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Letter to the British high commission

December 10, 2007

H.E. Robert Brinkley
High Commissioner
British High Commission
Diplomatic Enclave

Fax: +92-51-201-2043

Your Excellency,

I write in response to your statement, as reported in all newspapers  of the country, that "Britain is not demanding reinstatement of deposed judges,   as it was not going to happen and because unhappiness with  the judiciary was the central issue for emergency being imposed." You have further added that "Instead of demanding the restoration of the past position, we are asking for independent judiciary for the future."

As a self-r especting Pakistani, I find your position shocking and reprehensible, and your logic inherently flawed. You must be aware, as a senior diplomat residing in this country, that this "president" has launched a naked assault on the independence of the judiciary since he seized power. As you yourself point out, his unhappiness with the judges was the central issue to emergency being imposed. Do you expect the people of Pakistan to accept such a ridiculous reason - one man's unhappiness - as a valid cause for the suspension of the Constitution? If such a thing were to happen in your country, would you as a loyal citizen accept or endorse it, as you seem to have done in the case of Pakistan? Would you not raise your voice, as we do, for this glaring injustice to be reversed? Would you, as an upstanding citizen of a civilized country, accept as fait accompli a situation in which those who are loyal to their sworn oath are treated as common criminals, and those who commit treason are elevated to the highest offices of the State?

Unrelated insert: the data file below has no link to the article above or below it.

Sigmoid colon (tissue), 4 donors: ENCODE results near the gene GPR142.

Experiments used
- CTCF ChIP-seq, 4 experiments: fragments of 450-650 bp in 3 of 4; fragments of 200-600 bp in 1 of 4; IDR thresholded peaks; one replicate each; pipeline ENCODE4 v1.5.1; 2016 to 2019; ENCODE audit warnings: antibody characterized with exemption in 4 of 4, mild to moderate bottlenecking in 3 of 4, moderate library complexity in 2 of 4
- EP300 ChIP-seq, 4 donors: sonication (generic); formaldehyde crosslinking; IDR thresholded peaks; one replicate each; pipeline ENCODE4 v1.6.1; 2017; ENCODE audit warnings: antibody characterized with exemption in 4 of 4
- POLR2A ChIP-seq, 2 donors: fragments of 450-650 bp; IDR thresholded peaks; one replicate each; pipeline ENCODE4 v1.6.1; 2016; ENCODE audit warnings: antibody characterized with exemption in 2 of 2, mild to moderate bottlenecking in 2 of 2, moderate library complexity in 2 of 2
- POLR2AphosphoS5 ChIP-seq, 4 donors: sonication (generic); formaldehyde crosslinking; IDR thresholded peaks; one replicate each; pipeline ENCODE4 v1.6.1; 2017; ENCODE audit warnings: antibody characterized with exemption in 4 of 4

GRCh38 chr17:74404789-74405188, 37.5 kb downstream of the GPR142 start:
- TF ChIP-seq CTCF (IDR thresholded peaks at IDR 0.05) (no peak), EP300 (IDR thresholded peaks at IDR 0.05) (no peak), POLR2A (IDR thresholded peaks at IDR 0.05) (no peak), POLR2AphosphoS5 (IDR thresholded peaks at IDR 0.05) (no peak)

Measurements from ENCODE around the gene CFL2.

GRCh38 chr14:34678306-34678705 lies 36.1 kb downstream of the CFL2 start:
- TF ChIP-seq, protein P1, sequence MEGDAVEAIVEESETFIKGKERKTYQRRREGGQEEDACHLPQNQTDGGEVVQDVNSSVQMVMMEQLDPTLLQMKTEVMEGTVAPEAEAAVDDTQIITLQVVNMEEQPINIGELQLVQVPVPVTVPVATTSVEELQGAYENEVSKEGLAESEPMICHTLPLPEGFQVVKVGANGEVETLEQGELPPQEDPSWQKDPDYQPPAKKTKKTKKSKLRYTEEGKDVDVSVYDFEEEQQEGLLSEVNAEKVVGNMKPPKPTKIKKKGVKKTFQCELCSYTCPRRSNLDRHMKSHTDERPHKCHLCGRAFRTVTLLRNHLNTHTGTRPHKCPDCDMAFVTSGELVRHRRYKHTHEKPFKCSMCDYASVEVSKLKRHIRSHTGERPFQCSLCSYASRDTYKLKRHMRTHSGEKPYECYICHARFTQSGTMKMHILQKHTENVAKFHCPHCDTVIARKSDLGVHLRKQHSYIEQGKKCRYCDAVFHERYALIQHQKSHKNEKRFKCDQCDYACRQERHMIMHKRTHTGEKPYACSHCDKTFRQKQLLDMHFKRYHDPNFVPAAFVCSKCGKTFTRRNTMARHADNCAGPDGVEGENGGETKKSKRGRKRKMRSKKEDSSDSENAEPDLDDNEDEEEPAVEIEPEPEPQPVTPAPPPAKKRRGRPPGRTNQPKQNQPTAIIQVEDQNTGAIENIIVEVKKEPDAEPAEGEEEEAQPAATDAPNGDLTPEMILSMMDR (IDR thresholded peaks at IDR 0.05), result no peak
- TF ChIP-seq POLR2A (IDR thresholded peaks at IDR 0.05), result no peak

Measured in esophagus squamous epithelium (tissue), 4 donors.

Sixty-six judges, all men of great intellect, honor and integrity stand deposed under this illegal emergency. These sixty-six judges are not merely individuals who fought for the independence of the judiciary they are the independence of the judiciary. The dregs that have & nbsp;been left behind to constitute the present benches merit no comment:  their own judgments since taking oath speak for them. Is this the "independent judiciary for the future" that Britain is asking for?

What Britain does or does not demand is ultimately not of concern to us.

We know that your wishes do not necessarily take into account the aspirations of the people of Pakistan. We are also keenly aware that this is our battle, not yours, nor do we expect any other nation to wage it for us. However, we do expect that as a representative of a civilized nation with a strong tradition of independence of judiciary and rule of law, you should respect our right to the same.

We sincerely hope that the statements that you are alleged to have made represents your individual view or the mistaken position of the British Government of the day, but not that of the British people.

Yours sincerely,

Dr. Riaz I. Ahmed
Bromley Kent



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